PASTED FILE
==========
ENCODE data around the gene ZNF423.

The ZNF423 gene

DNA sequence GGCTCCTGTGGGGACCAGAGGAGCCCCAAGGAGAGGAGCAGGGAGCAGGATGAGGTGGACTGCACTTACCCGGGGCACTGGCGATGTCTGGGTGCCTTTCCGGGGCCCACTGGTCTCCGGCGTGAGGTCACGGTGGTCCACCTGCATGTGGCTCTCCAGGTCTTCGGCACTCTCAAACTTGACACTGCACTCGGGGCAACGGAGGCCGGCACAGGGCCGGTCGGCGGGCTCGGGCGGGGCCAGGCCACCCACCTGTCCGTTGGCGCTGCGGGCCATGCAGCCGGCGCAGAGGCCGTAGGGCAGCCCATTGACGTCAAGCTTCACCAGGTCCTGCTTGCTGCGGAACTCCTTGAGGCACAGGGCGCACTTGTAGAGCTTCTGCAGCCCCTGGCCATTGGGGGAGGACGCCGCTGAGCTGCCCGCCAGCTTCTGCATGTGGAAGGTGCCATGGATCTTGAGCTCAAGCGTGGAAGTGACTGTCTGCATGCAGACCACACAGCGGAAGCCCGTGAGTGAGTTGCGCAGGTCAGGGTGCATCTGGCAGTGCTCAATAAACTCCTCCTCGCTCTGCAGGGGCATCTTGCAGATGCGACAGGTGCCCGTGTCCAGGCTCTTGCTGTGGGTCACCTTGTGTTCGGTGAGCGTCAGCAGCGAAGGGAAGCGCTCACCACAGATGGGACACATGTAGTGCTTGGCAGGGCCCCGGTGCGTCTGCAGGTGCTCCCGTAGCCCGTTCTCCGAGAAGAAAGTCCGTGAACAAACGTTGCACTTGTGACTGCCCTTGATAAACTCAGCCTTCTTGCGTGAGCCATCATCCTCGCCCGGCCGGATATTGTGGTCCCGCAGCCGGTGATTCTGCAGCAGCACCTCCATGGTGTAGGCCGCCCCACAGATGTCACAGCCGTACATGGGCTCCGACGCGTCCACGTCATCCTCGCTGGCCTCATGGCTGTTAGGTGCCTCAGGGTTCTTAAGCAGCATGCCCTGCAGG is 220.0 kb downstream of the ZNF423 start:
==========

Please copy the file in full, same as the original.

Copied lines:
ENCODE data around the gene ZNF423.

The ZNF423 gene

DNA sequence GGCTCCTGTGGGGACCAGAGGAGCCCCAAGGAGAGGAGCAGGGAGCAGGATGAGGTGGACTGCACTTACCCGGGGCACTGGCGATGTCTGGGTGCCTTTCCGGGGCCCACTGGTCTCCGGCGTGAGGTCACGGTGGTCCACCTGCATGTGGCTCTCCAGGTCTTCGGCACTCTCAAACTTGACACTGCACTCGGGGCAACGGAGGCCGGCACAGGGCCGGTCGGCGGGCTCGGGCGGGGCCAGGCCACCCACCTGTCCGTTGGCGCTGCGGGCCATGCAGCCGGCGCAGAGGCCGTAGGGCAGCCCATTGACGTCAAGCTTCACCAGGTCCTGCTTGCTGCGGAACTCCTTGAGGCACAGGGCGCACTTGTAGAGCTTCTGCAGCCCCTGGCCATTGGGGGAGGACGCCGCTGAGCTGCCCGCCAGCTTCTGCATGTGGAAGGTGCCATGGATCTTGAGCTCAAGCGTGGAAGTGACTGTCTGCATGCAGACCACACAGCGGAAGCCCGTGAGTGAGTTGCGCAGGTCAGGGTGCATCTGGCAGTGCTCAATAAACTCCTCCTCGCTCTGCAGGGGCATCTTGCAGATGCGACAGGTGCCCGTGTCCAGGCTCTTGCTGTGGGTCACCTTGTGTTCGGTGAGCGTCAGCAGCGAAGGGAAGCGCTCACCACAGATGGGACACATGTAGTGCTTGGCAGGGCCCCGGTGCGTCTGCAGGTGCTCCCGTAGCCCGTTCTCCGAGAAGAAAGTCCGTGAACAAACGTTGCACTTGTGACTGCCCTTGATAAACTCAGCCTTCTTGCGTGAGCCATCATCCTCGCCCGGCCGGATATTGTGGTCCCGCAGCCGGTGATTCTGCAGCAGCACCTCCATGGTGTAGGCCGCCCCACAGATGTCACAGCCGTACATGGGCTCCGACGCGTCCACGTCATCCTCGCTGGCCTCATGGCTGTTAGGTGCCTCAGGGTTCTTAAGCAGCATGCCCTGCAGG is 220.0 kb downstream of the ZNF423 start: